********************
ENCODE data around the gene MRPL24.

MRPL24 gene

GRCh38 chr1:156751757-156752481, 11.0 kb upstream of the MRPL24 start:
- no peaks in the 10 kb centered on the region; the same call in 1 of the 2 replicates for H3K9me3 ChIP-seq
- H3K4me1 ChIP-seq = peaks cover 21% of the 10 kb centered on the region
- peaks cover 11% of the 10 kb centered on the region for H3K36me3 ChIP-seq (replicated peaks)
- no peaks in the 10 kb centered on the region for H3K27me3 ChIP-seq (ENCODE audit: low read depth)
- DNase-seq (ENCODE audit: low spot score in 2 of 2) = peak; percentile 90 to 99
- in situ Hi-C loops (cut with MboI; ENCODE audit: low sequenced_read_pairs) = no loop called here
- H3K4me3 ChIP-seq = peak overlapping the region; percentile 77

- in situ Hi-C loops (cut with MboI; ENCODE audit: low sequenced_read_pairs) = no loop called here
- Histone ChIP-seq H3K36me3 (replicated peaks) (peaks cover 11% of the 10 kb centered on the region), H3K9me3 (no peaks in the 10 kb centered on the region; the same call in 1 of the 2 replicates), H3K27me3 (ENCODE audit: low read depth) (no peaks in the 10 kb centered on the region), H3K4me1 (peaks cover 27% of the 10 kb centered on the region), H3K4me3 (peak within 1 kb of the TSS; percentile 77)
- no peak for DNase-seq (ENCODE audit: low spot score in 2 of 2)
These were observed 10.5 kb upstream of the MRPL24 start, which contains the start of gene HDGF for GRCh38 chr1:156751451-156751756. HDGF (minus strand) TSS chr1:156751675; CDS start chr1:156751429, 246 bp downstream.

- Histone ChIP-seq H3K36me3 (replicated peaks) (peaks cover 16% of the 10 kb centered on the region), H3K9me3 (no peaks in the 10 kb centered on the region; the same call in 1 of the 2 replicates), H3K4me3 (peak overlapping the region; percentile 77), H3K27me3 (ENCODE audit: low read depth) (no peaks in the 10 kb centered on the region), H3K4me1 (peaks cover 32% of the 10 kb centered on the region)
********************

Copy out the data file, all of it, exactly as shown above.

ENCODE data around the gene MRPL24.

MRPL24 gene

GRCh38 chr1:156751757-156752481, 11.0 kb upstream of the MRPL24 start:
- no peaks in the 10 kb centered on the region; the same call in 1 of the 2 replicates for H3K9me3 ChIP-seq
- H3K4me1 ChIP-seq = peaks cover 21% of the 10 kb centered on the region
- peaks cover 11% of the 10 kb centered on the region for H3K36me3 ChIP-seq (replicated peaks)
- no peaks in the 10 kb centered on the region for H3K27me3 ChIP-seq (ENCODE audit: low read depth)
- DNase-seq (ENCODE audit: low spot score in 2 of 2) = peak; percentile 90 to 99
- in situ Hi-C loops (cut with MboI; ENCODE audit: low sequenced_read_pairs) = no loop called here
- H3K4me3 ChIP-seq = peak overlapping the region; percentile 77

- in situ Hi-C loops (cut with MboI; ENCODE audit: low sequenced_read_pairs) = no loop called here
- Histone ChIP-seq H3K36me3 (replicated peaks) (peaks cover 11% of the 10 kb centered on the region), H3K9me3 (no peaks in the 10 kb centered on the region; the same call in 1 of the 2 replicates), H3K27me3 (ENCODE audit: low read depth) (no peaks in the 10 kb centered on the region), H3K4me1 (peaks cover 27% of the 10 kb centered on the region), H3K4me3 (peak within 1 kb of the TSS; percentile 77)
- no peak for DNase-seq (ENCODE audit: low spot score in 2 of 2)
These were observed 10.5 kb upstream of the MRPL24 start, which contains the start of gene HDGF for GRCh38 chr1:156751451-156751756. HDGF (minus strand) TSS chr1:156751675; CDS start chr1:156751429, 246 bp downstream.

- Histone ChIP-seq H3K36me3 (replicated peaks) (peaks cover 16% of the 10 kb centered on the region), H3K9me3 (no peaks in the 10 kb centered on the region; the same call in 1 of the 2 replicates), H3K4me3 (peak overlapping the region; percentile 77), H3K27me3 (ENCODE audit: low read depth) (no peaks in the 10 kb centered on the region), H3K4me1 (peaks cover 32% of the 10 kb centered on the region)